The concern that the EU's CSDP policies often have a significant impact on a great number of people, like in cases of military or civilian missions, imposes the equal significance of understanding the factors that shape these policy provisions. While the thesis does not disregard rational choice and 'national interests' of member states, the thesis relies on both constructivist and new institutionalist assumptions and focuses on discourse as an important factor that influences policy outcomes. Discursive approaches in EU studies, and especially in studies on EU foreign policy, are still not very prominent. One of the reasons for this may lie in some conceptual and methodological drawbacks and incompatibilities with the nature of foreign policy. First, the distinction between communicative and coordinative discourse (Schmidt, 2008, 2010) is of relevance here. As argued in my paper, EU's foreign policy provisions are more affected by the coordinative discourse created within Brussels institutions (at informal, lower levels of policy making, where policy provisions are drafted) than by the communicative discourse, since the public is generally, most often than not, excluded from the policy making process, especially in the case of joint actions (mission deployments). The exclusion of the public leads to the question of identifying the actors involved in the discursive process. As the paper argues, the discourse is not set by the member states (ministers, heads of state), but much earlier, at the lower, informal level. The difficulty of mapping the different actors across agencies, committees, working groups and other epistemic communities may be another difficulty that needs to be addressed when translating discursive approaches to EU foreign policy.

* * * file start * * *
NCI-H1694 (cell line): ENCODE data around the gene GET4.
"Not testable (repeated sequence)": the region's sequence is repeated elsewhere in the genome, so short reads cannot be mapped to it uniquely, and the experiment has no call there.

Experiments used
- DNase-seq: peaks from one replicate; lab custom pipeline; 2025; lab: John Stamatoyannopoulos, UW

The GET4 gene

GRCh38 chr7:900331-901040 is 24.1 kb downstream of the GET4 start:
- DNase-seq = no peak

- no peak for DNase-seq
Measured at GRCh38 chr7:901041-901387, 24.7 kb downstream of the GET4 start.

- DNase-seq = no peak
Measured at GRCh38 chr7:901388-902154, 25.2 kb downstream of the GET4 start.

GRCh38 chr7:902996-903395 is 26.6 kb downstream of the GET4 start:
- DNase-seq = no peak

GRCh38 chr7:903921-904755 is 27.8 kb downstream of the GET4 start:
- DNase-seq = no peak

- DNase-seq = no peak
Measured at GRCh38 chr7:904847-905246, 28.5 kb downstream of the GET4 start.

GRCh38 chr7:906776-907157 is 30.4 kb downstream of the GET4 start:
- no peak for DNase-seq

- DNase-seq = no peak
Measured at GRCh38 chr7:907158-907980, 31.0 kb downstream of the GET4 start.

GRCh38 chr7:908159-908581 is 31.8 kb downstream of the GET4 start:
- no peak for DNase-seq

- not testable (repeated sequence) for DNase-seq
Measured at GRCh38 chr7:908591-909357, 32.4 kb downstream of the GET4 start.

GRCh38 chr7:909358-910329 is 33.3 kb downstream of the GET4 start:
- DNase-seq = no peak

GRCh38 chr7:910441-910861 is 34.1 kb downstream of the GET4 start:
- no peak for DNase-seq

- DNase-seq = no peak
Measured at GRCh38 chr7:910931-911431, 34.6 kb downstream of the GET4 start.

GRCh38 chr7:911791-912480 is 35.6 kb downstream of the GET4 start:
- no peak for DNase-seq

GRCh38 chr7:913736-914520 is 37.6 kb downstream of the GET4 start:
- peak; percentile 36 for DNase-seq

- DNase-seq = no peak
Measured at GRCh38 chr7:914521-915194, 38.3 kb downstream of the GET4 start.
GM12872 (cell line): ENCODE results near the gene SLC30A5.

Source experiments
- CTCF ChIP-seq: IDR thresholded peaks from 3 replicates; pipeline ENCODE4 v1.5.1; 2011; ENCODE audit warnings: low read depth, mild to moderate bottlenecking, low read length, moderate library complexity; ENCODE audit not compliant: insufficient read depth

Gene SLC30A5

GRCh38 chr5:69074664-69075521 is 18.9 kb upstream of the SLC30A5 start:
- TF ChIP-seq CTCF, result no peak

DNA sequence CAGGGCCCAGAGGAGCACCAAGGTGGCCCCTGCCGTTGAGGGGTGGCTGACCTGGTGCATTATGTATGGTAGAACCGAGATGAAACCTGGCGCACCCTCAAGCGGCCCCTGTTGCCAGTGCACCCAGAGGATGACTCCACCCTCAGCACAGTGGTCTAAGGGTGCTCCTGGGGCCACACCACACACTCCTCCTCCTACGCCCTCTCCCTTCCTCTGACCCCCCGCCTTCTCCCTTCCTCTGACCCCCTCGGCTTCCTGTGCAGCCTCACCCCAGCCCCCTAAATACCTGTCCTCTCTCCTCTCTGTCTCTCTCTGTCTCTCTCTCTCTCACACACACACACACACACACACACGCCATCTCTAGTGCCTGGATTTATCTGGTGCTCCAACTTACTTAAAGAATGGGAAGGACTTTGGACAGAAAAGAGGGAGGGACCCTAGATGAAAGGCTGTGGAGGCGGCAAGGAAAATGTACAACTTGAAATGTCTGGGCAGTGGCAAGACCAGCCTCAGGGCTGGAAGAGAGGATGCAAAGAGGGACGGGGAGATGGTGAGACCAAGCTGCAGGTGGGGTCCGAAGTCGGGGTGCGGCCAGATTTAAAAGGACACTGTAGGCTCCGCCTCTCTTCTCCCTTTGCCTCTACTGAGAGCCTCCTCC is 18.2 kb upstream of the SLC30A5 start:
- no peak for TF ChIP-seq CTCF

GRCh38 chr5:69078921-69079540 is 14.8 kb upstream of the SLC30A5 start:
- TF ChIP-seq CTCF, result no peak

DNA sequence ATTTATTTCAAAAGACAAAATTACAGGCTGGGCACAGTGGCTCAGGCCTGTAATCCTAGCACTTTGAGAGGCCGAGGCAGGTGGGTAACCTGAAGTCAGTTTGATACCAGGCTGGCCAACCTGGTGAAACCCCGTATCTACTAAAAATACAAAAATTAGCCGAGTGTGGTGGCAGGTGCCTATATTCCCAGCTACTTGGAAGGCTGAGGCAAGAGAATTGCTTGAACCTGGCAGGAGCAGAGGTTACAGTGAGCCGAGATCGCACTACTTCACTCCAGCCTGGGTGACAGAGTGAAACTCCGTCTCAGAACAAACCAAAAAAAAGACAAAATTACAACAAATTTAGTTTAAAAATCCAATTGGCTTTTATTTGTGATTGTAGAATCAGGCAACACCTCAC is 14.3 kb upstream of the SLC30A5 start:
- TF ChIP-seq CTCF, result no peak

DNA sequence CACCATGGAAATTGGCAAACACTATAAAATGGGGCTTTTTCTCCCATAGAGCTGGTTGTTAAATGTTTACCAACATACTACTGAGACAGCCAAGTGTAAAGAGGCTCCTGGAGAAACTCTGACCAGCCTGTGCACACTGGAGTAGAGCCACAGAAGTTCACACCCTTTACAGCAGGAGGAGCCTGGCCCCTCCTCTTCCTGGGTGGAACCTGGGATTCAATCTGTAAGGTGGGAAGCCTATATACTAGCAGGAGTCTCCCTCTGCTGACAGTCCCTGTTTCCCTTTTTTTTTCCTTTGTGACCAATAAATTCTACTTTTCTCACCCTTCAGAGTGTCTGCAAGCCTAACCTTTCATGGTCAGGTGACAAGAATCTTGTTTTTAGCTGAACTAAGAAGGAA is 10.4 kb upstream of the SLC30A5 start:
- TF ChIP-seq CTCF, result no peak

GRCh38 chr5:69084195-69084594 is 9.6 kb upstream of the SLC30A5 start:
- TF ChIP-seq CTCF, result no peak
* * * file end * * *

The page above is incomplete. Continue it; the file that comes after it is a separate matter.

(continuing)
The abstracts and papers on this website reflect the views and opinions of the author(s). UACES cannot be held responsible for the opinions of others. Conference papers are works-in-progress - they should not be cited without the author's permission.